Concert Review: All-Rameau Program

The suite from the Zais ballet displayed this composer's immense vitality, ranging from courtly solemnity to energetic liveliness.

Music good 88 (photo credit:)
Music good 88
(photo credit: )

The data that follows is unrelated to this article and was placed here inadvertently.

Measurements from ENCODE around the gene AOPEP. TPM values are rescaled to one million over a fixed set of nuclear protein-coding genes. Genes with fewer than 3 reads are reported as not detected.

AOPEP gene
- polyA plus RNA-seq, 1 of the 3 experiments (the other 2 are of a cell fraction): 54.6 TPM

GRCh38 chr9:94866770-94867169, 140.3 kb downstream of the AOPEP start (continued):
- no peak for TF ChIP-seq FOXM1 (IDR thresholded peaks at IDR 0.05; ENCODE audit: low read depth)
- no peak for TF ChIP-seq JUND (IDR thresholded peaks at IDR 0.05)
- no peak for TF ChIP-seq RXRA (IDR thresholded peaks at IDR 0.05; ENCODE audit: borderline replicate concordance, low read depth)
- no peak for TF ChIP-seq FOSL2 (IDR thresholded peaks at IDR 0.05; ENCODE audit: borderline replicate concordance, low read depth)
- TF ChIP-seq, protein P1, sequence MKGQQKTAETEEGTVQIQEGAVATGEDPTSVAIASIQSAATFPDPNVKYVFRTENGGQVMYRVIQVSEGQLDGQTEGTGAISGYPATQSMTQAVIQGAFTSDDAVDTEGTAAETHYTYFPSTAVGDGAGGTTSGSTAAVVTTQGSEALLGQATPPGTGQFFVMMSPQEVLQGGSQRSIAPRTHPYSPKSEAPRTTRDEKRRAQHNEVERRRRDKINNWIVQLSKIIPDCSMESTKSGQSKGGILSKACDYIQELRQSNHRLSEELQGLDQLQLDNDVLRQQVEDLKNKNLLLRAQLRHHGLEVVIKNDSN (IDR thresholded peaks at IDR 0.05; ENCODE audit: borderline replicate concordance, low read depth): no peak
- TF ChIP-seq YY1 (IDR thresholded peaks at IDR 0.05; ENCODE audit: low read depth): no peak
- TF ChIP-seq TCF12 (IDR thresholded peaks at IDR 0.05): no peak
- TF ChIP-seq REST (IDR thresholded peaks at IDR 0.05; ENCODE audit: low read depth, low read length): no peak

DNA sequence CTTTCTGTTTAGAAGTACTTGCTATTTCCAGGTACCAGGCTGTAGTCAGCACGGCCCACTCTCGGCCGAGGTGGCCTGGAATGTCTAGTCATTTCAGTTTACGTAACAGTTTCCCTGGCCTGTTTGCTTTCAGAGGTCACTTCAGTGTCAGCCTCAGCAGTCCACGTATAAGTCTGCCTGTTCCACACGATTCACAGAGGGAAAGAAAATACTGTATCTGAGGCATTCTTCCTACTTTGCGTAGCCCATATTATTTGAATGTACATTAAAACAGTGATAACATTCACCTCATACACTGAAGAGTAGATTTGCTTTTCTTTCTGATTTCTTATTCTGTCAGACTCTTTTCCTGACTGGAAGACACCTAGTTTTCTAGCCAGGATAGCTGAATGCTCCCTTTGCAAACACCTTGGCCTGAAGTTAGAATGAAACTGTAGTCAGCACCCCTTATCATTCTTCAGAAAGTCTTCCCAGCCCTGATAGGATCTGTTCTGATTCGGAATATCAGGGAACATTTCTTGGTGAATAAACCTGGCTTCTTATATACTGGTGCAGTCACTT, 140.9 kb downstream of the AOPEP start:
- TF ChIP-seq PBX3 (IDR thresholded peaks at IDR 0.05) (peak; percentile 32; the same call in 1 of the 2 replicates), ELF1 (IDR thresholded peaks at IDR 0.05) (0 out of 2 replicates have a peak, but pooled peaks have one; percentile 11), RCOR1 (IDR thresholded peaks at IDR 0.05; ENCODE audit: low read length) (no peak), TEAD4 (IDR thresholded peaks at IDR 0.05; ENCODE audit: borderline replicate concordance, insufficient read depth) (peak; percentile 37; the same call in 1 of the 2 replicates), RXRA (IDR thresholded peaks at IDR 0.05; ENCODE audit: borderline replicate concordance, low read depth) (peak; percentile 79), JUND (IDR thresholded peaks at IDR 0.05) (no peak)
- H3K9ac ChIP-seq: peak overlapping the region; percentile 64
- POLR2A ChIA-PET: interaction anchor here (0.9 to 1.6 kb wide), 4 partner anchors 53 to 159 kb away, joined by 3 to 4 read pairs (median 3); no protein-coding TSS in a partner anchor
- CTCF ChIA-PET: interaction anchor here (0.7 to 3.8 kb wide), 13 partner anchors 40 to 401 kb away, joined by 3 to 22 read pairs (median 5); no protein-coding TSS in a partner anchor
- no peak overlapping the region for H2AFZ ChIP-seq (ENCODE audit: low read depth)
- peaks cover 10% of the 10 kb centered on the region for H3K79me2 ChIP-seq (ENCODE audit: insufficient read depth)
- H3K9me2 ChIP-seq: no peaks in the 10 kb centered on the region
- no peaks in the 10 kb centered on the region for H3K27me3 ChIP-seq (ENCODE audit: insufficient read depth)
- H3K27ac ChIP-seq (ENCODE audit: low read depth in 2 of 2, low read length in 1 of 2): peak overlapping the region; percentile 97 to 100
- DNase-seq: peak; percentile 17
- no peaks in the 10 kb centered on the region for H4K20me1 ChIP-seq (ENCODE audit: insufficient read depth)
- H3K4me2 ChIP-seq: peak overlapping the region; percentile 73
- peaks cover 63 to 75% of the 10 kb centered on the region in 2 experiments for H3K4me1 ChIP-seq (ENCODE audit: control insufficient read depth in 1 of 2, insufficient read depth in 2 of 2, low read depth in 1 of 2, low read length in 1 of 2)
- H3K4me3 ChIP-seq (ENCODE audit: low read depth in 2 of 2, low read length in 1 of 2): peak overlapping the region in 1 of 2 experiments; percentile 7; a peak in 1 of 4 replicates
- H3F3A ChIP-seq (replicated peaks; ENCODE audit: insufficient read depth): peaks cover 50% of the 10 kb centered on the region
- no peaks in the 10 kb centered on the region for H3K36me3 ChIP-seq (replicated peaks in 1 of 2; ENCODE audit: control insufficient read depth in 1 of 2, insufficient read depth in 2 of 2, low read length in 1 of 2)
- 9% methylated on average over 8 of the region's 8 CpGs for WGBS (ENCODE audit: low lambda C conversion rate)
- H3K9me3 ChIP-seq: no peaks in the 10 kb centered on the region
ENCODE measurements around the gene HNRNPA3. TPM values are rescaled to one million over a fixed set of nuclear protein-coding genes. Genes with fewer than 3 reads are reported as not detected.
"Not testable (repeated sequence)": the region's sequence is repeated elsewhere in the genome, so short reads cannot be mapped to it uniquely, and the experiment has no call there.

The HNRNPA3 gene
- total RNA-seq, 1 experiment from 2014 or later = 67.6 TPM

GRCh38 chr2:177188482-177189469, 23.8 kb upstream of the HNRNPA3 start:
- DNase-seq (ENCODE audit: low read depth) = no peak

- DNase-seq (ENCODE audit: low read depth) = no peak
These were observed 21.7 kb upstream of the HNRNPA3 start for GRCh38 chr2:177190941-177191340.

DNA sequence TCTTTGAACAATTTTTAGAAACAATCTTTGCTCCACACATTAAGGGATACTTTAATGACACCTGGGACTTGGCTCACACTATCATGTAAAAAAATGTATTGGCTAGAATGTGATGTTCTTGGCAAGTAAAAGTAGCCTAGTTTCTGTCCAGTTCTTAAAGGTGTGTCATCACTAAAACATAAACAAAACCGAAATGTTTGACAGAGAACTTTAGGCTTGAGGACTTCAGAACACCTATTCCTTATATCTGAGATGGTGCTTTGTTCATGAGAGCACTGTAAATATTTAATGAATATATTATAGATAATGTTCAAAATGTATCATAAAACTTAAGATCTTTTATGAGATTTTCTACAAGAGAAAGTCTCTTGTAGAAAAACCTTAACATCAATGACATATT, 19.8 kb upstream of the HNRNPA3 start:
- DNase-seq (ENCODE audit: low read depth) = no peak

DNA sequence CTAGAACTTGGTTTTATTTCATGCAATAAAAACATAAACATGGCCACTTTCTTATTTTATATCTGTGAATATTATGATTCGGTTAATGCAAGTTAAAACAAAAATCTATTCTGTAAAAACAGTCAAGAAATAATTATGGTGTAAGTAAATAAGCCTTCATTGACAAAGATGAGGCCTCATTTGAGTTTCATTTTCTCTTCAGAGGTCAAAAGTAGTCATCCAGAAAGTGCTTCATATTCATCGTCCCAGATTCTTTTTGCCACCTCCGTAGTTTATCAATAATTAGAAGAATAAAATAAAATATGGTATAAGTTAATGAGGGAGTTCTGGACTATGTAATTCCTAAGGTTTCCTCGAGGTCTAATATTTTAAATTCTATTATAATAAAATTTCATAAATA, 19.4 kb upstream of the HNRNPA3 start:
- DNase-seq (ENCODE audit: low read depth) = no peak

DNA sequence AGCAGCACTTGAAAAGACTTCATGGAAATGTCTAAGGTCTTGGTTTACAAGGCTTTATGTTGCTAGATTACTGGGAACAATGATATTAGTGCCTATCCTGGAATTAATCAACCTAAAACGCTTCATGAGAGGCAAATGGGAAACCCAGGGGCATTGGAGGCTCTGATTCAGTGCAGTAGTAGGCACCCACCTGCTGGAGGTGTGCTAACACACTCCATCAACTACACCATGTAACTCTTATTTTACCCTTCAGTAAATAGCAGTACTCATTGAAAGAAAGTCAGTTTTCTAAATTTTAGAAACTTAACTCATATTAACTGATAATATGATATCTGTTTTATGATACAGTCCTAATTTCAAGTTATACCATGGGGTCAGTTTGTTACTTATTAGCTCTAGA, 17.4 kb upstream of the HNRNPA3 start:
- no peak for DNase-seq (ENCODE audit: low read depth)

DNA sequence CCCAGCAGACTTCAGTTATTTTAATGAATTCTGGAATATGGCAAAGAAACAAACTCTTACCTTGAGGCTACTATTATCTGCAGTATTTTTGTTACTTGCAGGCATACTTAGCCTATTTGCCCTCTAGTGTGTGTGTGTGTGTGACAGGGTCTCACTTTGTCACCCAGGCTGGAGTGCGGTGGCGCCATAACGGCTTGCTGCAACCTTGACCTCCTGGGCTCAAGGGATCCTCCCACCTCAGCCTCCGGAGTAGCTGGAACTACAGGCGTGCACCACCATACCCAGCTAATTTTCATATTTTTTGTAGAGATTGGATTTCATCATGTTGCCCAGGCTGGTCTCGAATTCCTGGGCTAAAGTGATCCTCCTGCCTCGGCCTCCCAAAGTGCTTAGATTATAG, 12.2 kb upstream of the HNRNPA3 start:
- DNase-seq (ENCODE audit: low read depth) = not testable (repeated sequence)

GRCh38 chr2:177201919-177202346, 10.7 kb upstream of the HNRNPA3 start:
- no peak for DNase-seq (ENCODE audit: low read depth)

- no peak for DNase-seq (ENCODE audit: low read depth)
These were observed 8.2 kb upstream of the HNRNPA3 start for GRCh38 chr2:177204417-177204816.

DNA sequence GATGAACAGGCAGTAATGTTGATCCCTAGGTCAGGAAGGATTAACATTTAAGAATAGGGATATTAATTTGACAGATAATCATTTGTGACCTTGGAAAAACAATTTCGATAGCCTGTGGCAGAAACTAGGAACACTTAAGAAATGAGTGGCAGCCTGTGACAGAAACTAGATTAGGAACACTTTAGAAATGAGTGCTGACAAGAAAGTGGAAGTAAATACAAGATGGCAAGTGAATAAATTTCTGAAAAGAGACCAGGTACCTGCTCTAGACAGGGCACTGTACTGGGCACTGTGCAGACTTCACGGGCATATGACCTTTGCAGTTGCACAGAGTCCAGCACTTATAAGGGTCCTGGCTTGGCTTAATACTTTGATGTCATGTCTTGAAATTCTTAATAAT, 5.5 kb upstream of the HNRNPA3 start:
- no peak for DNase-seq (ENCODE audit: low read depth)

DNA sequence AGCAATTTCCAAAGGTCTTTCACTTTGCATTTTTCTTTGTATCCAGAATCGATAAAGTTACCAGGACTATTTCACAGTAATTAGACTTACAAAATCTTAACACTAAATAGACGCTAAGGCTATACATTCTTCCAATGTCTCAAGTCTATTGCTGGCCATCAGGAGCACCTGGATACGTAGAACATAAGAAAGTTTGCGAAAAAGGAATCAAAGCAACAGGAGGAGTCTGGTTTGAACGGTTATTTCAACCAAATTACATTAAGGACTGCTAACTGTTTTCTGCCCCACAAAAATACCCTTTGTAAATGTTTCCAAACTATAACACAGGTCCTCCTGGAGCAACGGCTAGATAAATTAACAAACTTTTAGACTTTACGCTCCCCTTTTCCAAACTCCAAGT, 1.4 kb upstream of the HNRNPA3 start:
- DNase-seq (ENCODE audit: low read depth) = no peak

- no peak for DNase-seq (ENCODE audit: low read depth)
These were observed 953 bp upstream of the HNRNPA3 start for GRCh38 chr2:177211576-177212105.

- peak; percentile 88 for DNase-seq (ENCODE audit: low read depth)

All-Rameau Program Jerusalem Baroque Orchestra YMCA Auditorium February 20 Rameau's diversity of works - orchestral and vocal ballets, motet and harpsichord chamber music - was presented by the Jerusalem Baroque Orchestra last week and conducted by Andrew Parrot from England. A French contemporary of Bach and Handel, Rameau is less well-known and less frequently performed, though not less talented. Perhaps in Rameau's time, the French were less adept at public relations than their German and English counterparts. The suite from the Zais ballet displayed this composer's immense vitality, ranging from courtly solemnity and elegance to energetic liveliness. In Convertendo (Psalm 126), the "Grand Motet," was a superb example of Rameau's capacity for vocal inventiveness, choral and solo combinations. The work was performed impressively by the Adi Choir, whose sound was full, well rounded, perfectly consolidated and agreeably balanced. Yeela Avital's lovely soprano in this work and also in the vocal ballet Anacreon was clear and radiant. A softer, more caressing voice production in the higher register would have been more appropriate, however, in the role of Amor. As Anacreon, Christian Immler's bass was sonorous, warm and expressive. The outstanding dramatic qualities that made Rameau's operas such captivating masterpieces were already noticeable in this one-act-ballet. The harpsichord concert piece with flute and violin (David Shemer, Kimberly Reine, Noam Shuss) would have been more effective in a smaller hall of chamber music dimensions. Its delicate sounds were sadly lost in the too large auditorium.